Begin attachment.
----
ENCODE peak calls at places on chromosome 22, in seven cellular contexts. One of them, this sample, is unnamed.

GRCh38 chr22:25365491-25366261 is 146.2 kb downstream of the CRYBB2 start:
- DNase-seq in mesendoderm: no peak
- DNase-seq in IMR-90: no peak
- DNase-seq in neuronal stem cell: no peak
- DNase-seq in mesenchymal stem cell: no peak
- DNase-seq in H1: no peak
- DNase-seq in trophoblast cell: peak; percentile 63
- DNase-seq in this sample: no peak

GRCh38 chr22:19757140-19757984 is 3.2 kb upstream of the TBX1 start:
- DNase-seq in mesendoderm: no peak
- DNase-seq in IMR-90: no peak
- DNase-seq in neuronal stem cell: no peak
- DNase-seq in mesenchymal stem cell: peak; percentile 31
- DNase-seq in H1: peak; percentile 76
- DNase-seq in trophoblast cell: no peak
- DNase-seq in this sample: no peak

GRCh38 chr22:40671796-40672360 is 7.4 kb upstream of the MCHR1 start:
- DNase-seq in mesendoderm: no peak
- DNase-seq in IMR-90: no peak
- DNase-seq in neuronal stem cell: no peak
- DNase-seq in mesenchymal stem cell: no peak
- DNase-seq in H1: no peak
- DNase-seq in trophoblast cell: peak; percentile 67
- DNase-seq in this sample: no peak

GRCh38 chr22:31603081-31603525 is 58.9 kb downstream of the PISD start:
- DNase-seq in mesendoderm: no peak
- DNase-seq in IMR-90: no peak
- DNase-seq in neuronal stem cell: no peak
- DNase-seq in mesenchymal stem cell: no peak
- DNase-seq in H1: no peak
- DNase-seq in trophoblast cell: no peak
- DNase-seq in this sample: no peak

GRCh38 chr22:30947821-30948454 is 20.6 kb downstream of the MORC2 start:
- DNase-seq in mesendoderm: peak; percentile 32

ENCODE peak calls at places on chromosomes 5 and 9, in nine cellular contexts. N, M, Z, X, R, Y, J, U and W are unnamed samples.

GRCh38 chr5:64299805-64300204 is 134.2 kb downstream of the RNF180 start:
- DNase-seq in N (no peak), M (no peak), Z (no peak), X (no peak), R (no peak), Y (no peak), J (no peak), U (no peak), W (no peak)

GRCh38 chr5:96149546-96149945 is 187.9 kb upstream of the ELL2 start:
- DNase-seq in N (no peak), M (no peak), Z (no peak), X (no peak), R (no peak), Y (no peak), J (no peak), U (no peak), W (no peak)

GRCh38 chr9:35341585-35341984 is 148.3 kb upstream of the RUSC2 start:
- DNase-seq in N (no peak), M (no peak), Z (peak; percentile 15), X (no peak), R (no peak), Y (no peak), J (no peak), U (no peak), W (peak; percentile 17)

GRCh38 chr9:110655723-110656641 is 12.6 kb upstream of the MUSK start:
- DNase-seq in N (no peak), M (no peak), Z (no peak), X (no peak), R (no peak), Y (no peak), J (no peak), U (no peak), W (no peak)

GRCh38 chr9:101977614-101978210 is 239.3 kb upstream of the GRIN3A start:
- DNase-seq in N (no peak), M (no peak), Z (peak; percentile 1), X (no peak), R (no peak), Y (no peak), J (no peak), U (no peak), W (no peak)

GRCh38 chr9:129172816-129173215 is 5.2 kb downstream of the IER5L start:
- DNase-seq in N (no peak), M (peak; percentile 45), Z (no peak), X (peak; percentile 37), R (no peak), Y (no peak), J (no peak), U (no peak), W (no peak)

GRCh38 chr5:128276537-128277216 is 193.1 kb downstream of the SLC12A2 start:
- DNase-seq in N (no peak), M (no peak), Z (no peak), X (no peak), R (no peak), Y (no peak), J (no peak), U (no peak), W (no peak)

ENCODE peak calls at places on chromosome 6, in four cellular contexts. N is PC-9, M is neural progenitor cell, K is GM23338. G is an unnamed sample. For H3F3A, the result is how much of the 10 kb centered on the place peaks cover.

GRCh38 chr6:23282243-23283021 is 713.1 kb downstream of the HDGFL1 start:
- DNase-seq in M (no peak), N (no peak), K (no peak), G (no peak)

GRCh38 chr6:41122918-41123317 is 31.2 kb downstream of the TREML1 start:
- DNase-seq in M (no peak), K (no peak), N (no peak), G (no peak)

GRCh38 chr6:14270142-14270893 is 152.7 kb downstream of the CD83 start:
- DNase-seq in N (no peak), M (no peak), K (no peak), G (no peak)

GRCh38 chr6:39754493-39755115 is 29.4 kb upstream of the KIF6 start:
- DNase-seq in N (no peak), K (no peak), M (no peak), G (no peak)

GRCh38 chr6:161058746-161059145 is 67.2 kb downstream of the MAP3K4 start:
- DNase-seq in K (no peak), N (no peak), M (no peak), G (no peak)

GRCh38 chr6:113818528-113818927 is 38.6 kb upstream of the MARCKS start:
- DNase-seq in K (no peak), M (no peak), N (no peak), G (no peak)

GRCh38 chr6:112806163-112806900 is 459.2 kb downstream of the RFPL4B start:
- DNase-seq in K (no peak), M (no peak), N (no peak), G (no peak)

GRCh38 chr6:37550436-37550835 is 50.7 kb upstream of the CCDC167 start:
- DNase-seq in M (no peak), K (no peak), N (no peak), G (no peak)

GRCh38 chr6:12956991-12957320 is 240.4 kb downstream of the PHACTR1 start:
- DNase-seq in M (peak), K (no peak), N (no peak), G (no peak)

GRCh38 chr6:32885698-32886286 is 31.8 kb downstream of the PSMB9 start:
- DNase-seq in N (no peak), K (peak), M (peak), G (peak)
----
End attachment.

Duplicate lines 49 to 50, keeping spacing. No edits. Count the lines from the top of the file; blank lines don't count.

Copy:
GRCh38 chr5:128276537-128277216 is 193.1 kb downstream of the SLC12A2 start:
- DNase-seq in N (no peak), M (no peak), Z (no peak), X (no peak), R (no peak), Y (no peak), J (no peak), U (no peak), W (no peak)